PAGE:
The Moeller mission on their website says the following:
As a Catholic school in the Marianist Tradition, Archbishop Moeller High School is a Christ-centered community, focusing on faith formation, academic achievement, individual growth, and service to others.
The mission was accomplished on this particular day when the sport no longer mattered, but the service and faith did. As grueling an opponent as Moeller can be, they can also be compassionate to a fallen foe.
“That’s what being a ‘Man of Moeller’ is,” McGinnis said. “A school like that is building faith in these young men.”
Added Mays, “Lacrosse is truly a family sport. It’s unique. The lacrosse family is just different than other sports. To have it happen at Moeller is wonderful because the Moeller lacrosse family is second to none.”
Moeller now turns toward the tournament where they will face Walnut Hills on May 18 on the same field. They will pray at the statue, then battle the Eagles. Craig Lindsey and the training staff hope to get an easy game where only ice and water are needed.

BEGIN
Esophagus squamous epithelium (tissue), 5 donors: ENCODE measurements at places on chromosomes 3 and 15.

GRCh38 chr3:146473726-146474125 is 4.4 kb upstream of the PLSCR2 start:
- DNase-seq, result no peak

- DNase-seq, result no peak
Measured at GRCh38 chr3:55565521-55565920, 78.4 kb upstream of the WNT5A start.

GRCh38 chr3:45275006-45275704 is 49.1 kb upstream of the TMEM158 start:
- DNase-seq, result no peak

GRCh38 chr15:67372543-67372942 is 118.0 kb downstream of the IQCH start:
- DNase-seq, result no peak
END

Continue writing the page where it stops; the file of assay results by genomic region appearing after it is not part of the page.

They’ll be there well before the game begins and long after it ends. They often toil in anonymity taping and wrapping athletes to keep them on the field. On occasion, the job becomes “bigger than life” when a life is saved.
Thanks to a prepared response, Centerville Elks senior Grant Mays will have an 18th birthday and graduate. He’ll be a student at Miami University in the fall.
While Grant’s lacrosse career may be over by choice, the Mays family strongly supports the lacrosse community, knowing what happened was an extremely rare situation.
“That’s part of the game,” Doug Mays said. “The kid that shot the ball is in our thoughts and prayers as much as he has Grant in his thoughts and prayers.
“I can’t emphasize enough how we appreciate all of those people that helped.”